By Sharon Lewis
If you read part 1 of “Evidence-based Health and Nutrition Tips”, you know that eating whole eggs in moderation is healthy and will not raise your cholesterol and that you need to cut down on sugary beverages as they can play a big role in weight gain. You know to eat more fruits and vegetables for overall health and weight control, and finally, restrictive diets can be defeating in the long run, causing rebound weight gain. This month, the discussion includes proper hydration, eating less salt, and eating less saturated fats.
Do you know that if you experience the sensation of thirst, you are already dehydrated? The sensation of thirst is your body’s way of letting you know that your water reserves have dropped below what is needed for optimal function. You’ll know to drink some water or other non-dehydrating beverage. The US Government guidelines include drinking 6-8 eight-ounce glasses of water daily. According to the Mayo Clinic (Healthy Lifestyles: Nutrition and Healthy Eating, October 12, 2022), most healthy people can stay hydrated by drinking water and other fluids whenever they feel thirsty. For some people, fewer than eight glasses a day might be enough. Other people might need more. You might need to modify your total fluid intake based on several factors:
- Exercise. If you do any activity that makes you sweat, you must drink extra water to cover the fluid loss. Drinking water before, during, and after a workout is important.
- Environment. Hot or humid weather can make you sweat and require additional fluids. Dehydration also can occur at high altitudes.
- Overall health. Your body loses fluids with a fever, vomiting, or diarrhea. Drink more water or follow a doctor’s recommendation to drink oral rehydration solutions. Other conditions requiring increased fluid intake include bladder infections and urinary tract (kidney) stones.
- Pregnancy and breast-feeding. If you are pregnant or breastfeeding, you may need additional fluids to stay hydrated. The Cleveland Clinic Online Newsletter, Health Essentials (October 14, 2022/Nutrition), states that the National Academies of Science, Engineering, and Medicine recommends 125 ounces (3.7 liters) for men and 91 ounces (2,7 liters for women.
According to preventive medicine specialist Roxanne B. Sukol, MD, “Your size, metabolism, location, diet, physical activity, and health all factor into how much water you need.”
The big question is, how do you know if you are consuming enough water? The best way to tell if you are getting enough water is to look at your urine. Dr. Sukol stated, “If it (your urine) is a pale yellow, you are on the right track. You could probably use more fluids if your urine is darker or has a strong odor.”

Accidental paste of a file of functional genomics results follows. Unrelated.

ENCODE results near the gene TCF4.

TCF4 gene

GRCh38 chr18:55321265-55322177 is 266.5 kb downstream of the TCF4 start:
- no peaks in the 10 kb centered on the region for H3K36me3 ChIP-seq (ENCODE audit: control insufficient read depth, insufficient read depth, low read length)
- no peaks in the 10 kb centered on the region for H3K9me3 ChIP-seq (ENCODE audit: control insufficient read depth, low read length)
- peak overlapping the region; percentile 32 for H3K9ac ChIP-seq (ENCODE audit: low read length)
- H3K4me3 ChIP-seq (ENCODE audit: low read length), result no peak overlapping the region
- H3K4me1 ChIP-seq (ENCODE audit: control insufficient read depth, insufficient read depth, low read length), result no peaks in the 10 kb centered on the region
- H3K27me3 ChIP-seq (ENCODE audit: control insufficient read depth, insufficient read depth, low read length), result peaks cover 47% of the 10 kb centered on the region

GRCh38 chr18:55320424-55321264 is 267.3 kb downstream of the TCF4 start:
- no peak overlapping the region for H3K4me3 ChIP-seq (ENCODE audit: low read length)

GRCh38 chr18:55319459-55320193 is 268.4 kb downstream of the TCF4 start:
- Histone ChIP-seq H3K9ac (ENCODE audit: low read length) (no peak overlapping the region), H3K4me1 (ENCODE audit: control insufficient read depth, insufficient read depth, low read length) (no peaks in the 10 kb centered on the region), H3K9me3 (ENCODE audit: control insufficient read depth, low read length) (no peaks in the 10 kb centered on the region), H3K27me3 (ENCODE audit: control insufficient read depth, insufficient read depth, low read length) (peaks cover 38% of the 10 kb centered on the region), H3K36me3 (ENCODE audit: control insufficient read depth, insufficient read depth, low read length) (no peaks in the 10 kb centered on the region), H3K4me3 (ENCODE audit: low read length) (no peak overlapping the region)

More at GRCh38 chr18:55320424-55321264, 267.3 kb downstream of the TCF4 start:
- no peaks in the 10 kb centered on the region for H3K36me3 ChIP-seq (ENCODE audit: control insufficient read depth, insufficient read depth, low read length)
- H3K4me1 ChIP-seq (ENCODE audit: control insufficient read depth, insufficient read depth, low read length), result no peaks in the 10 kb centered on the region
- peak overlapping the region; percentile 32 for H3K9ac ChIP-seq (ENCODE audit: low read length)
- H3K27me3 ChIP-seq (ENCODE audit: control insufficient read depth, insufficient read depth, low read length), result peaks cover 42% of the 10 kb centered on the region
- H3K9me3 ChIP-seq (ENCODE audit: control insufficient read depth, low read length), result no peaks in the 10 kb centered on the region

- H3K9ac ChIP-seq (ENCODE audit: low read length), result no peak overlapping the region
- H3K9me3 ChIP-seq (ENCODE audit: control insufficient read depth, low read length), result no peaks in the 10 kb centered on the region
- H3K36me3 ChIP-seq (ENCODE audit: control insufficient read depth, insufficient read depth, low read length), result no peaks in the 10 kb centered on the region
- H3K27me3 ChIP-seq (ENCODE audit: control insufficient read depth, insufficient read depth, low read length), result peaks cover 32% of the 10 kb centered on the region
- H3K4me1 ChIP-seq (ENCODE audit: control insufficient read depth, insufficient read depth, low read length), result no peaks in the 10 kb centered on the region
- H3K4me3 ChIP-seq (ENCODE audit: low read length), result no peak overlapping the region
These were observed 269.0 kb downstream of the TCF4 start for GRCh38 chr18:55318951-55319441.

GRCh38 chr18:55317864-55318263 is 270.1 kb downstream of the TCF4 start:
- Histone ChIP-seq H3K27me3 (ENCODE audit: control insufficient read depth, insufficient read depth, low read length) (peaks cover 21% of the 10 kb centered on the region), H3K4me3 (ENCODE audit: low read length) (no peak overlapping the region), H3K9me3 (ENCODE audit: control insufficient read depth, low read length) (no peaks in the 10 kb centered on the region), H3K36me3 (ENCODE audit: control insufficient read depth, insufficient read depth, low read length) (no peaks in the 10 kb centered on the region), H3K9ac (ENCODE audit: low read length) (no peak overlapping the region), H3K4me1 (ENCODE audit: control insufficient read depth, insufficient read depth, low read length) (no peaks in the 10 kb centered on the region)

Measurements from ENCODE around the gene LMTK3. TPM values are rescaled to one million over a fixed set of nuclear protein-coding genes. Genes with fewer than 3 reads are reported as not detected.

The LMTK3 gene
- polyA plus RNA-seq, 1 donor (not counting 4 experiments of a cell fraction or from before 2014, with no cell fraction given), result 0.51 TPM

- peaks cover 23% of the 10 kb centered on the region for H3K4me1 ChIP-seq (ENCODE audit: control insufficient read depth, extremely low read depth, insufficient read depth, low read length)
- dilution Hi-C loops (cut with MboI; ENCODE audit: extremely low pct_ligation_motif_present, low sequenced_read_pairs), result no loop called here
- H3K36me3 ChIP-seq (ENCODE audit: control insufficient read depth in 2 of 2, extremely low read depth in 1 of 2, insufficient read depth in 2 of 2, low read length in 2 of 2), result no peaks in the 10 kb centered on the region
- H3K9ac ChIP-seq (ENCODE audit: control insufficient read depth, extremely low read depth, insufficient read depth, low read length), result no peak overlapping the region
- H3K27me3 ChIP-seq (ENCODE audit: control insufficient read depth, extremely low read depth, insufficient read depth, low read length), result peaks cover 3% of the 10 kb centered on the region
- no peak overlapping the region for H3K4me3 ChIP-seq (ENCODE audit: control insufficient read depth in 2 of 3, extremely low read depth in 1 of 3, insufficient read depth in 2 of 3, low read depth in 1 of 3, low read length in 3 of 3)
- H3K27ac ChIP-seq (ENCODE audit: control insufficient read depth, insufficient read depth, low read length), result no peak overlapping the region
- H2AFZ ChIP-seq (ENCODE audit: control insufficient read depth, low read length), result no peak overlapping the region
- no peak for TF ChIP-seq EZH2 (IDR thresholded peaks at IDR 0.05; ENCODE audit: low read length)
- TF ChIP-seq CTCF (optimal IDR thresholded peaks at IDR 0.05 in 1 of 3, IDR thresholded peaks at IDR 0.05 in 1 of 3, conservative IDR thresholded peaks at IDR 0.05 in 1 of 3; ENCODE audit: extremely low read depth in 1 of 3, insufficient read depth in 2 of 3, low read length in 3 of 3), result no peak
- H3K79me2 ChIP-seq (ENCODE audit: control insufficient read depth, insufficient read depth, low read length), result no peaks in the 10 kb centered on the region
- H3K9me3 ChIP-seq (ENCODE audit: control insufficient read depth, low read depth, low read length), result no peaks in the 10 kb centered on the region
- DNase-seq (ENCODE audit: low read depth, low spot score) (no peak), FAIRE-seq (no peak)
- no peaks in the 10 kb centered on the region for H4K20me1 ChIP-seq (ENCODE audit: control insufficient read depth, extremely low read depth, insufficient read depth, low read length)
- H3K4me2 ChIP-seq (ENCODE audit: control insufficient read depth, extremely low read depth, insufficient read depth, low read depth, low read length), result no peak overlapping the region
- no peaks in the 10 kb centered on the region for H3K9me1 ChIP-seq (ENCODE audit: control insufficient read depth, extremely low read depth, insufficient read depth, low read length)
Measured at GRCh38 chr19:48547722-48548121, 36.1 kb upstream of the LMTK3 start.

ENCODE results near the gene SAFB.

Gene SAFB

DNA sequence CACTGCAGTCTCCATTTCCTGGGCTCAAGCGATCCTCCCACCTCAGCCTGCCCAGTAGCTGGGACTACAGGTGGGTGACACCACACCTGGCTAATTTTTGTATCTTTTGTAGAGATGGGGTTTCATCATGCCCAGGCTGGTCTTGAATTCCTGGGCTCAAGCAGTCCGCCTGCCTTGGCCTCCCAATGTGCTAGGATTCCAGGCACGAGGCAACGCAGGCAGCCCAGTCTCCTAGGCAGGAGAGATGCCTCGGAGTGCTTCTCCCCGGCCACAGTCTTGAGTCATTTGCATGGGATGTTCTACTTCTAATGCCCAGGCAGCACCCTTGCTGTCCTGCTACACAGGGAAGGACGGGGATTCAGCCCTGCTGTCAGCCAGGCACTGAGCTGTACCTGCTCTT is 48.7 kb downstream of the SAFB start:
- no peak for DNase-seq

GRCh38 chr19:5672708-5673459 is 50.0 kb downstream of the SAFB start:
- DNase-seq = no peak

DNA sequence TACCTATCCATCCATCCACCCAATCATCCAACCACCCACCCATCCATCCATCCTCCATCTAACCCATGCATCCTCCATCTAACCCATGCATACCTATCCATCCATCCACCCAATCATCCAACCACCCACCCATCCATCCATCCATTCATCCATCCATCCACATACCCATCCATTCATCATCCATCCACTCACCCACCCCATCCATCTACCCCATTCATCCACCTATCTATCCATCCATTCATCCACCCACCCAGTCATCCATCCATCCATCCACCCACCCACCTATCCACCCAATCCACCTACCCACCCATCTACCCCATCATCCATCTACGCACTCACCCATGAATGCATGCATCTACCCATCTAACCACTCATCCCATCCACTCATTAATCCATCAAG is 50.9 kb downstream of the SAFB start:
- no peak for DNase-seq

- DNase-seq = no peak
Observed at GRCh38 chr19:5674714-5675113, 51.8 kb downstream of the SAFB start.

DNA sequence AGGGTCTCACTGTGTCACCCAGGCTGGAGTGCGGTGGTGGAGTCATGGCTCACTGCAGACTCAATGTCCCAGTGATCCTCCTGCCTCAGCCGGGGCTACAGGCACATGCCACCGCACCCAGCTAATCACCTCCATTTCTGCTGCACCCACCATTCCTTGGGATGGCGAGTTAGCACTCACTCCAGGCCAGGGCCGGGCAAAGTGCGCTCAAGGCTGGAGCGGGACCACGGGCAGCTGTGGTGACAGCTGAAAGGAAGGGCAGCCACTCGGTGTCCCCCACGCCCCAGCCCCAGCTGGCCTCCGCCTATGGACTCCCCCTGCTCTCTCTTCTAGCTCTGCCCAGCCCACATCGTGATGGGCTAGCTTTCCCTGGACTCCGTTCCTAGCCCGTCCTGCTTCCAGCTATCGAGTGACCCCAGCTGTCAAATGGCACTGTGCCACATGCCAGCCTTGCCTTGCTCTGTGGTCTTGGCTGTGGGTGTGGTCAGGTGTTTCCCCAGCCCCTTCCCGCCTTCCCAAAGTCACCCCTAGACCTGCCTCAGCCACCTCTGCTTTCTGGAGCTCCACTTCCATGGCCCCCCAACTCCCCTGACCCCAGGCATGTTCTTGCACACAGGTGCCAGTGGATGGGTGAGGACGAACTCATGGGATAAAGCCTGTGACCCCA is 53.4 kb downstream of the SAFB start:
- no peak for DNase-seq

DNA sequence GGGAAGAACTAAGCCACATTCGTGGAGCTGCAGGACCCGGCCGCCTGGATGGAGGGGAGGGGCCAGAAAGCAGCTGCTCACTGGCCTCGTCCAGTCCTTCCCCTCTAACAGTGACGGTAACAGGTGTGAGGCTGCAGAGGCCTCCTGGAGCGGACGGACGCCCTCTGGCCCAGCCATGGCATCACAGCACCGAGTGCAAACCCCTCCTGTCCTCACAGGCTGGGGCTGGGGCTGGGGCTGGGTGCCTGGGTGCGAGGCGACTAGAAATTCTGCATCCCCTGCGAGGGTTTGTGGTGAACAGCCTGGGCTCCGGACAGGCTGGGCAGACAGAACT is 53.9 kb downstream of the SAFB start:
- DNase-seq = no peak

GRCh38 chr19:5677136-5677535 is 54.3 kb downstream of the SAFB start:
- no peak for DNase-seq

The good news is that 20% of your daily fluids come from your food. Yes, you can eat your water! Many foods have a high water content and can help you meet your fluid goals. For example:
- Iceberg Lettuce
For most, consuming too much salt can raise your blood pressure. People with high blood pressure (hypertension) are more likely to develop heart disease and or have a stroke. According to the Medicine Net article, “What Are 10 Tips for a Healthy Lifestyle?”, your salt intake should not exceed one gram of salt daily. One gram is equal to one teaspoon. In many cases, the salt that we consume is hidden, meaning that we do not personally add it to our food. It is in most processed foods and some condiments that you consume. Eat consciously, add less salt to your food when preparing it, and avoid salty snacks. Lowering salt intake will decrease your risk of high blood pressure and stroke.
7. Saturated Fats
According to the American Heart Association, “Saturated fats are found in animal-based foods like beef, pork, poultry, full-fat dairy products and eggs and tropical oils like coconut, and palm. They are typically solid at room temperature and are sometimes called “solid fats.” Saturated fats can cause problems with cholesterol levels, increasing your risk of heart disease. Replacing foods that are high in saturated fat with healthier options can lower the risk of heart disease. Examples of foods with saturated fat are:
- poultry, especially with skin
- beef fat (tallow)
- lard and cream
- ice cream
- palm oil
- palm kernel oil
- some baked and fried foods
The American Heart Association recommends aiming for a dietary pattern that achieves 5% to 6% of calories from saturated fat. For example, if you need about 2,000 calories daily, no more than 120 should come from saturated fat. That’s about 13 grams of saturated fat per day. Remember the big picture, your overall eating pattern. Apply this general guidance regardless of where your food is prepared or consumed.
As was stated last month, knowledge is power. Not everyone will make every suggested change in this article overnight. However, knowing the right things to do based on sound scientific principles can greatly impact your overall health. So, start with small incremental changes and work your way up. May your journey be a success!